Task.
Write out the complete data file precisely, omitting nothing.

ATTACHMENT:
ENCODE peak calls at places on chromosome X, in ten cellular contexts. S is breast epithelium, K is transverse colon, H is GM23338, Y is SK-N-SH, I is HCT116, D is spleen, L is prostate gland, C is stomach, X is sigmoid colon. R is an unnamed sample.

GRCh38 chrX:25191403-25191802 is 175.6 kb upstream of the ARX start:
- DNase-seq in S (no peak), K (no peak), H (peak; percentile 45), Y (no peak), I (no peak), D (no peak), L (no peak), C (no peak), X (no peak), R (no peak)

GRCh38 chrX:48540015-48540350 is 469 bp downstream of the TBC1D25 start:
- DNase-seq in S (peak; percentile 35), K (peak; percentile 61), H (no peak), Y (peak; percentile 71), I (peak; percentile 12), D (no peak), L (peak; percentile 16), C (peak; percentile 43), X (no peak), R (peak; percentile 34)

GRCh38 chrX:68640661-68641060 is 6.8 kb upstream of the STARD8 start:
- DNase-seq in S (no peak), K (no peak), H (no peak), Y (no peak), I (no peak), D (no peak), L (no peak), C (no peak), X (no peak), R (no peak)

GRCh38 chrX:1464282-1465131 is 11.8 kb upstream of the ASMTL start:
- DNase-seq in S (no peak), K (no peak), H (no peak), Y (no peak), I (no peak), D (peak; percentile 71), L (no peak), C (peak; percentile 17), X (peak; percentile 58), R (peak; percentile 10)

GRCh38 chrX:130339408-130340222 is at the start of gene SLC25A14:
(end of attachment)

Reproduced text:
ENCODE peak calls at places on chromosome X, in ten cellular contexts. S is breast epithelium, K is transverse colon, H is GM23338, Y is SK-N-SH, I is HCT116, D is spleen, L is prostate gland, C is stomach, X is sigmoid colon. R is an unnamed sample.

GRCh38 chrX:25191403-25191802 is 175.6 kb upstream of the ARX start:
- DNase-seq in S (no peak), K (no peak), H (peak; percentile 45), Y (no peak), I (no peak), D (no peak), L (no peak), C (no peak), X (no peak), R (no peak)

GRCh38 chrX:48540015-48540350 is 469 bp downstream of the TBC1D25 start:
- DNase-seq in S (peak; percentile 35), K (peak; percentile 61), H (no peak), Y (peak; percentile 71), I (peak; percentile 12), D (no peak), L (peak; percentile 16), C (peak; percentile 43), X (no peak), R (peak; percentile 34)

GRCh38 chrX:68640661-68641060 is 6.8 kb upstream of the STARD8 start:
- DNase-seq in S (no peak), K (no peak), H (no peak), Y (no peak), I (no peak), D (no peak), L (no peak), C (no peak), X (no peak), R (no peak)

GRCh38 chrX:1464282-1465131 is 11.8 kb upstream of the ASMTL start:
- DNase-seq in S (no peak), K (no peak), H (no peak), Y (no peak), I (no peak), D (peak; percentile 71), L (no peak), C (peak; percentile 17), X (peak; percentile 58), R (peak; percentile 10)

GRCh38 chrX:130339408-130340222 is at the start of gene SLC25A14: